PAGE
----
Ubuntu

    HTH

    Jerry
     
  6. jocelynw66

    jocelynw66 Thread Starter

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    The chkdsk command on the Recovery Console did say if fixed some records. But I still can't boot windows. I'd like to back of the drive before I do anything else. How exactly do I do that? How do I connect the drive to a different PC?
     
  7. thebrownone

    thebrownone

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    Do you have a Windows XP disc around that matches the version you have installed? If so, I would boot off the CD and go past the option for the recovery console. When you proceed to view currently installed versions of Windows, you should be able to select your installed version and hit "R" to automatically repair the installation.

    Also, it may not be a bad idea to run RAM/HD tests. I've seen many times where failing hardware causes issues like this.
     
  8. thebrownone

    thebrownone

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    Oops, I meant Windows 2000 Pro disc
     
  9. TheOutcaste

    TheOutcaste

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    You have to physically remove it from this PC. As you've said it's an older system, it's most likely an IDE hard drive (has a wide Data cable with 40 connectors and a 4 pin power connector), rather than the newer SATA drives (narrow Data cable with 2 connectors - may be integrated with a 7 pin power connector), which means it has a Jumper to determine if the drive is a Master or a Slave. The settings are usually marked on the drive label. There is also a Cable Select position.

    I'm also assuming it's a desktop, not a laptop.

    To connect it to another PC you just have to connect the Power and Data cable (with Power Off of course) to the other PC (doesn't have to be physically installed, just make sure nothing is touching the circuit board on the hard drive, and the hard drive case doesn't touch anything on the other PC but the case). How to set the jumper depends on just where you connect it, and if the other PC's drives are set to Cable Select, or Master/Slave. If Cable Select, just jumper this drive for Cable Select and connect it.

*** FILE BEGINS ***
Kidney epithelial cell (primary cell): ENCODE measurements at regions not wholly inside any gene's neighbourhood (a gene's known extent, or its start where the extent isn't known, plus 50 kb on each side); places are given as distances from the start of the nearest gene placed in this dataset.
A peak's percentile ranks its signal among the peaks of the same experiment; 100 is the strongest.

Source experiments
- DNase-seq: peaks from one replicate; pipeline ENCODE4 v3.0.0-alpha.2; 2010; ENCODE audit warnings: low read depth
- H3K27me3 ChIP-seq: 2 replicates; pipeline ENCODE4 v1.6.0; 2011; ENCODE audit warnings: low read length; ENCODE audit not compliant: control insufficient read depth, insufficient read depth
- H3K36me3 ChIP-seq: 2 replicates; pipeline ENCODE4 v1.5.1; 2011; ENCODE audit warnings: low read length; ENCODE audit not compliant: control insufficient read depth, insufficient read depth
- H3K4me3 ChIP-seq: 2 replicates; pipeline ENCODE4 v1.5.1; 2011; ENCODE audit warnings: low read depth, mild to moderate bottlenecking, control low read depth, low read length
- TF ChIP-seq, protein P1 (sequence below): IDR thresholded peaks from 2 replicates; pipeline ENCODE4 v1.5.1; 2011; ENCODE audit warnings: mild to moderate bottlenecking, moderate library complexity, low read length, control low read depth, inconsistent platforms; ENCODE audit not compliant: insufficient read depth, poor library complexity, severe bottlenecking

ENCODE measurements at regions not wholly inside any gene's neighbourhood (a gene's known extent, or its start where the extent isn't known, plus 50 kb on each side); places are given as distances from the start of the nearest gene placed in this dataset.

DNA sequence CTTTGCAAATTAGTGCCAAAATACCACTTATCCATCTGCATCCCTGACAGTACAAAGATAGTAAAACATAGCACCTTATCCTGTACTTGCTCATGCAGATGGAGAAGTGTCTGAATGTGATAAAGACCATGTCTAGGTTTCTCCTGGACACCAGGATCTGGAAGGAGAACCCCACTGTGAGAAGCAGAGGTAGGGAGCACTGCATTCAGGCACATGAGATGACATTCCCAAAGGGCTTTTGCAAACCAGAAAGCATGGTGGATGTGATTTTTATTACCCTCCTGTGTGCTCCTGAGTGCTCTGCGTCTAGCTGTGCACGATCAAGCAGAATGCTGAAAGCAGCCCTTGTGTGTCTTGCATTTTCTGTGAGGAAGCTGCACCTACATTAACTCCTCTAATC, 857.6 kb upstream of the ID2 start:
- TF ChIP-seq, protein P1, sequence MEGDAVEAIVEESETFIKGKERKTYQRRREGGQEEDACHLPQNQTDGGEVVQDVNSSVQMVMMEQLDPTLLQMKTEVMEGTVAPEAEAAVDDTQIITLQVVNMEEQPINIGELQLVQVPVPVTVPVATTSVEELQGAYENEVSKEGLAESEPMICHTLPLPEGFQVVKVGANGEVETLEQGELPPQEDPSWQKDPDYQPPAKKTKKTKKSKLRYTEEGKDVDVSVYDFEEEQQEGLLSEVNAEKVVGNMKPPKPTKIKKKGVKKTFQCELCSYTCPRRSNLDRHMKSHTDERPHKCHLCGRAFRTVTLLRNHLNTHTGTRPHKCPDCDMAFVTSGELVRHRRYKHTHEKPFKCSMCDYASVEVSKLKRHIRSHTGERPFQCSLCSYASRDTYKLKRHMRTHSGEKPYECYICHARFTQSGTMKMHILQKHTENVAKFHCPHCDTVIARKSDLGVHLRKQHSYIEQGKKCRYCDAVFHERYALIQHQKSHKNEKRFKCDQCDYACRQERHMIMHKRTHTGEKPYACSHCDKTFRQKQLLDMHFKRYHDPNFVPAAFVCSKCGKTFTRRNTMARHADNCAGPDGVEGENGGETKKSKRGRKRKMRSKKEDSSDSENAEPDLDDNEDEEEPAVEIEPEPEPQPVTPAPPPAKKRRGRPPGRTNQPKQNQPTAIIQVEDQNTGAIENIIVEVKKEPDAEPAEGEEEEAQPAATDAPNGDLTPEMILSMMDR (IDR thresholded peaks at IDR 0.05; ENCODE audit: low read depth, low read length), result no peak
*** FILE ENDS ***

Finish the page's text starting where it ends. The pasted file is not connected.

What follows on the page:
Older PCs have two IDE ports on the Motherboard (Primary IDE and Secondary IDE), each can have 2 devices connected. A typical setup would be a hard drive on the Primary controller as Master, and a CD/DVD drive on the Secondary controller as a Master. So this drive could be connected to either IDE controller, but would have to have the jumper set to the Slave position. If you don't need the CD/DVD drive to burn your data to disc, you could disconnect the CD/DVD drive and connect this drive without needing to change the jumper.

    Newer systems that use SATA drives may only have one IDE port -- it may be unused if it has a SATA CD/DVD drive. If so, you could probably connect this drive without changing the jumper. It's possible the Boot Sequence in the BIOS is set to IDE first, which would have been ignored since nothing was connected. So if it tries to boot to this drive, the boot sequence in the BIOS needs to be changed.

    Another option would be to purchase an external USB enclosure, then put this drive into the enclosure. Then you just plug it into the USB port on the other PC. Just be sure the size matches (Laptop usually 2.5", Desktop 3.5") and the Internal Interface is correct (IDE or PATA, not SATA)

    A Live CD is an easy option to copy the data to another PC over a network connection, or burn it to CD, without having to open up the PC, but for the Ultimate Boot CD for Windows you need access to a WinXP CD, and the Linux versions may have a steeper learning curve than physically moving the drive will, depending on how mechanically inclined you are.

    HTH

    Jerry